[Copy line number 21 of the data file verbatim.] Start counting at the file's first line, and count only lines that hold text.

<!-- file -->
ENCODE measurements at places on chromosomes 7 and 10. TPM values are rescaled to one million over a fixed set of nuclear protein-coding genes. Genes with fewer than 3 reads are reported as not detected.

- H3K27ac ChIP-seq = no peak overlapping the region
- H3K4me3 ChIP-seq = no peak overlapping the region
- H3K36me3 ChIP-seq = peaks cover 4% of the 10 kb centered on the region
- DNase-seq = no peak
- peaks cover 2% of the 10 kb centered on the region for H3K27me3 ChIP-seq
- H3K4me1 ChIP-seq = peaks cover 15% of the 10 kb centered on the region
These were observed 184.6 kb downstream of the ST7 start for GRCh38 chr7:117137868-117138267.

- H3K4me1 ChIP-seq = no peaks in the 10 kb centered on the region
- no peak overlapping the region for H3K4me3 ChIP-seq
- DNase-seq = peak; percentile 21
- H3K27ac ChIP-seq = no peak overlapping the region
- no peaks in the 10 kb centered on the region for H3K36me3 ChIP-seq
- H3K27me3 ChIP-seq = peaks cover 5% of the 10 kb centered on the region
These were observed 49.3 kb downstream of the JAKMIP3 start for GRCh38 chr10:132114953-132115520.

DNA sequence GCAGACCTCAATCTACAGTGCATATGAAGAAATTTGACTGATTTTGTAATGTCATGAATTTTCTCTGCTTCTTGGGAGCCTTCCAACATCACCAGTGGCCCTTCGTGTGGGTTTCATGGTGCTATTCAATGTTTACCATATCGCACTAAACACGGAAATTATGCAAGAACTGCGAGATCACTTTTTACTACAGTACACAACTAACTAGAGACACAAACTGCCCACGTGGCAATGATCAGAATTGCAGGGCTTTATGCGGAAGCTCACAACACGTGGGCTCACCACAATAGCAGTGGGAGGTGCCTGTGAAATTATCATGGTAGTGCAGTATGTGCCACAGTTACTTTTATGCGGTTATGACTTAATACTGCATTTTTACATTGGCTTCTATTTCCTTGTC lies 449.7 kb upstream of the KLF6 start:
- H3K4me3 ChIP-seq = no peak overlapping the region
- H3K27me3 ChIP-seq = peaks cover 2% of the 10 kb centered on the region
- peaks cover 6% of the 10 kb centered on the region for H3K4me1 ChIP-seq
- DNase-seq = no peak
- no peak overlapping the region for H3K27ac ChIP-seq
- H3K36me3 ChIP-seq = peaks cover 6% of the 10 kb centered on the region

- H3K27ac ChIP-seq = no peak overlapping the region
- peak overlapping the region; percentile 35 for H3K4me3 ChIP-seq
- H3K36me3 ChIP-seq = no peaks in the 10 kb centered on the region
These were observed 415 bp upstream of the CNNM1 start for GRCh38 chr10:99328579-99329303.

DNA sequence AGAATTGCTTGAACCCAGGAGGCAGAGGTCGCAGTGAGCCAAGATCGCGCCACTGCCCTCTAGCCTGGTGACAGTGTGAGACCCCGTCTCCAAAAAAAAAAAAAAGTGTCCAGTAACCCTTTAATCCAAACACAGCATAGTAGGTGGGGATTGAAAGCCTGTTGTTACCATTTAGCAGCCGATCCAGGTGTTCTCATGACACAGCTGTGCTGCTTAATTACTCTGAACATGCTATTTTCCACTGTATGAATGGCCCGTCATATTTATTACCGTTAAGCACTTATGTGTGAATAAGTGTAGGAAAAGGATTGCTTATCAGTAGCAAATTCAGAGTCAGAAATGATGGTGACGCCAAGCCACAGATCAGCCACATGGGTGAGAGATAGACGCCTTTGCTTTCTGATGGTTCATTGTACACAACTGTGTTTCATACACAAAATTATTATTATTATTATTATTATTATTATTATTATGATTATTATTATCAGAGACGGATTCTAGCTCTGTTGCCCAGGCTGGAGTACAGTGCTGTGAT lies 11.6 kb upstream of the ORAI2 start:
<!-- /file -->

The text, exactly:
- no peak overlapping the region for H3K27ac ChIP-seq